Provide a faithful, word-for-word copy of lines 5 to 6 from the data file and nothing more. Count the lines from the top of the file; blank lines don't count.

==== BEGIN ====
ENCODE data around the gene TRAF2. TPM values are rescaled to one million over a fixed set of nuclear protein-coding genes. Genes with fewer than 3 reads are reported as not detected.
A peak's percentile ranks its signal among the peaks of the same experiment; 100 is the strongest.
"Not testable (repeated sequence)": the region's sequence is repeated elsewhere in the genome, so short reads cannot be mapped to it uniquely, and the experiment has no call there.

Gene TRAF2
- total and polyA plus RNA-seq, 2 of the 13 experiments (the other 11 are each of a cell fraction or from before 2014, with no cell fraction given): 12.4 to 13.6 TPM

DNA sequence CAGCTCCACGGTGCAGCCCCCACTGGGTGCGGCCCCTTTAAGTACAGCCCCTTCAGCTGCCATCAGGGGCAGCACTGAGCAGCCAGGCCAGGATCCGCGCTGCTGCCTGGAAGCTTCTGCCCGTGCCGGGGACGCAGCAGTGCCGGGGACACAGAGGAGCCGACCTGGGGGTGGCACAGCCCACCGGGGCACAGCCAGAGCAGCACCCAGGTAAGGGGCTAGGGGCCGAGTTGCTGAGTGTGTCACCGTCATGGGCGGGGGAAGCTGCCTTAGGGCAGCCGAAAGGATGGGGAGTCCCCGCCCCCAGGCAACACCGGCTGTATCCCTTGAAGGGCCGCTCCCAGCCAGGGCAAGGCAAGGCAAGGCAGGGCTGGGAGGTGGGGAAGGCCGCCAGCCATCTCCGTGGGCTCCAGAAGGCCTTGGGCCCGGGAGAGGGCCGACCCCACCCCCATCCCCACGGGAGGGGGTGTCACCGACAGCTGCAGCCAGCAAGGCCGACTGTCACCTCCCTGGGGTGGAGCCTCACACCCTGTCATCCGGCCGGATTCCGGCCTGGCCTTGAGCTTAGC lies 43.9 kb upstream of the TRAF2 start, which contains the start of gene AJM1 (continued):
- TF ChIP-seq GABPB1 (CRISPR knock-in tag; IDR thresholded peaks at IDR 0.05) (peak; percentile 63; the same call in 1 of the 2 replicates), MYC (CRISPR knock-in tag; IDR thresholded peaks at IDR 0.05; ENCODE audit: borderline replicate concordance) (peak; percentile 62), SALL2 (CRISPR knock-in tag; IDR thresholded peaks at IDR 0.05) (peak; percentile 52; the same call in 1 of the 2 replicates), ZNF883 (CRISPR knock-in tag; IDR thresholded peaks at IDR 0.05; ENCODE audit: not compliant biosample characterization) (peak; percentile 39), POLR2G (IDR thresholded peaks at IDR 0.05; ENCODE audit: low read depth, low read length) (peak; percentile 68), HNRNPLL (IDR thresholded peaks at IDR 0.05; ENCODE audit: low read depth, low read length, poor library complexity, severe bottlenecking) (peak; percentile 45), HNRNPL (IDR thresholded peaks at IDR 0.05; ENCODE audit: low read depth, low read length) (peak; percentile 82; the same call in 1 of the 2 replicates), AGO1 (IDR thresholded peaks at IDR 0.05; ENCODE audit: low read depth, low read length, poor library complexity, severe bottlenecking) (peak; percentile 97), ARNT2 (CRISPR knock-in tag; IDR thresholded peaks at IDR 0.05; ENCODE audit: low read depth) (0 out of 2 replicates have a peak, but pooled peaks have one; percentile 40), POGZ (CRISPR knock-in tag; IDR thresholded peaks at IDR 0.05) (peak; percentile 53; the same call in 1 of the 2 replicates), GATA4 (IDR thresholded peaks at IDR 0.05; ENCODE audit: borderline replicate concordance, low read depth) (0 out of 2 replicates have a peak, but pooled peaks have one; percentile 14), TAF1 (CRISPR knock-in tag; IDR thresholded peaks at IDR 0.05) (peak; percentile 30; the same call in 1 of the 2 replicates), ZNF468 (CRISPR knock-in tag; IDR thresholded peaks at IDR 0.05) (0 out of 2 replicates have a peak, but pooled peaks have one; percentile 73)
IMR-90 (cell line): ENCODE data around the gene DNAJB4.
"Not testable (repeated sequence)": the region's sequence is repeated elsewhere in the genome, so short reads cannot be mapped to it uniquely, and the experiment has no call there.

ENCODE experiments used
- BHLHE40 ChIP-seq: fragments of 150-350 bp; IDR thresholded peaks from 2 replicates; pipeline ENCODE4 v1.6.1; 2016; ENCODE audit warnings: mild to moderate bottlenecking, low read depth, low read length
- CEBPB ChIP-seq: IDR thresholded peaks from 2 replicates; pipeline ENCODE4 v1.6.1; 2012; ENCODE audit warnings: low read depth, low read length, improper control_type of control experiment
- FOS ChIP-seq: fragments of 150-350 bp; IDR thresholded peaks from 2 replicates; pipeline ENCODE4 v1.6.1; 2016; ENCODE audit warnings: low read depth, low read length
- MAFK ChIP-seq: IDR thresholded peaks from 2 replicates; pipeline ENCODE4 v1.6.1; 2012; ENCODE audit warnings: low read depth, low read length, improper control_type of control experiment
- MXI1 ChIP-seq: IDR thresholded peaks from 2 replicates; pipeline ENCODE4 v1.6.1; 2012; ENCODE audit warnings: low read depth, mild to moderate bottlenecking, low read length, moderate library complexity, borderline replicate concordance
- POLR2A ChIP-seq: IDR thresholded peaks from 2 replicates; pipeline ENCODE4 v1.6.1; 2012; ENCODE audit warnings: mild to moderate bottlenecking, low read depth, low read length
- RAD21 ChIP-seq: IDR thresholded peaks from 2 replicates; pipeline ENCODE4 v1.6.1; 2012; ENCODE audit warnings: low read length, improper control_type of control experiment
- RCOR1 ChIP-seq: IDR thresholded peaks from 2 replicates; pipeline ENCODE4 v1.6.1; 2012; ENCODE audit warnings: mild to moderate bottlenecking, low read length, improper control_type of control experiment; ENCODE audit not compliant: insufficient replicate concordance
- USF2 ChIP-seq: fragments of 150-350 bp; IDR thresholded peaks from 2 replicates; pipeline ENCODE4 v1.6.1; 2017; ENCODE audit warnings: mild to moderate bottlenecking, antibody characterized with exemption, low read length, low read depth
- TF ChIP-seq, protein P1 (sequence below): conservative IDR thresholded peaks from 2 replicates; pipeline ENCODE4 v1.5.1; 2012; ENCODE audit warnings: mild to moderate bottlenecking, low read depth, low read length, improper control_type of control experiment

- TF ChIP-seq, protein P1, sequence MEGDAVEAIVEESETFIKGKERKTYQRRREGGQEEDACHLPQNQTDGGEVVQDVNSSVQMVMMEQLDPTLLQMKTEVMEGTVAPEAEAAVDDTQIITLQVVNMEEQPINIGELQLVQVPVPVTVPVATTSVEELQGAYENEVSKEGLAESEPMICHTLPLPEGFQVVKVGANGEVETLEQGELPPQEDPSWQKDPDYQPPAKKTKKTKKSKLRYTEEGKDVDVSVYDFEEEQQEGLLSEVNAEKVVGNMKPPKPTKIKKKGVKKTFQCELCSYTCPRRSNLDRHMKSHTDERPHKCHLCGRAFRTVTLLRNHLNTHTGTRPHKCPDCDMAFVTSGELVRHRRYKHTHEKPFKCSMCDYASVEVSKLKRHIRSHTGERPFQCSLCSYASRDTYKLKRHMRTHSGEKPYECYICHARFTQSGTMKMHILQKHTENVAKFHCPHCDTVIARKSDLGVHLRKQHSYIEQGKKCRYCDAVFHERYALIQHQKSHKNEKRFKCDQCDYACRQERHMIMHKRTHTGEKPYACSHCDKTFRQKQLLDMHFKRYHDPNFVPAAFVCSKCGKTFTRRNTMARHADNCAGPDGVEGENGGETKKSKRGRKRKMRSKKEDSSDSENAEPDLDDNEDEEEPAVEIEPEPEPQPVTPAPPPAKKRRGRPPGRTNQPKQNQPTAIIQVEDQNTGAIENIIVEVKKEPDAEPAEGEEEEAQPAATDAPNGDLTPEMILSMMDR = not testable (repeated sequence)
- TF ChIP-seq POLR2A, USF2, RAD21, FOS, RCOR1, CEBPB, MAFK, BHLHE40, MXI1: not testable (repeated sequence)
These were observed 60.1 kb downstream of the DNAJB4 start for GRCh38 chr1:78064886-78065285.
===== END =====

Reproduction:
- total and polyA plus RNA-seq, 2 of the 13 experiments (the other 11 are each of a cell fraction or from before 2014, with no cell fraction given): 12.4 to 13.6 TPM

DNA sequence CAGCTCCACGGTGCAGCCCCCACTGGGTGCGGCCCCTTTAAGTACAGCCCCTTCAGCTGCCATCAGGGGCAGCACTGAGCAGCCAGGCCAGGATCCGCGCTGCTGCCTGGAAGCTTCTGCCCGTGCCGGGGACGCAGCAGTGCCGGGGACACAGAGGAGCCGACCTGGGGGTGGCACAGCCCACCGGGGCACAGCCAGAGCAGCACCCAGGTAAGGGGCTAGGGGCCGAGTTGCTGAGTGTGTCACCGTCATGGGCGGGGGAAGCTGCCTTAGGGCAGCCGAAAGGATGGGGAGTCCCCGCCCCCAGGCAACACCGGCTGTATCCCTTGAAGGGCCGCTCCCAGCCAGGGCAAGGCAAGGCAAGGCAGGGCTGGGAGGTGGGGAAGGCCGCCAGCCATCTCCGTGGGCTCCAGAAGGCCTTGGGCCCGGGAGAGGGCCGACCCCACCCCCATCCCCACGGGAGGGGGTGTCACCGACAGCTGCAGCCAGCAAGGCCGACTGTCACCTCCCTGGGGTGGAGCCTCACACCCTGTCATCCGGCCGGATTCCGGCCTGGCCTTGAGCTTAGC lies 43.9 kb upstream of the TRAF2 start, which contains the start of gene AJM1 (continued):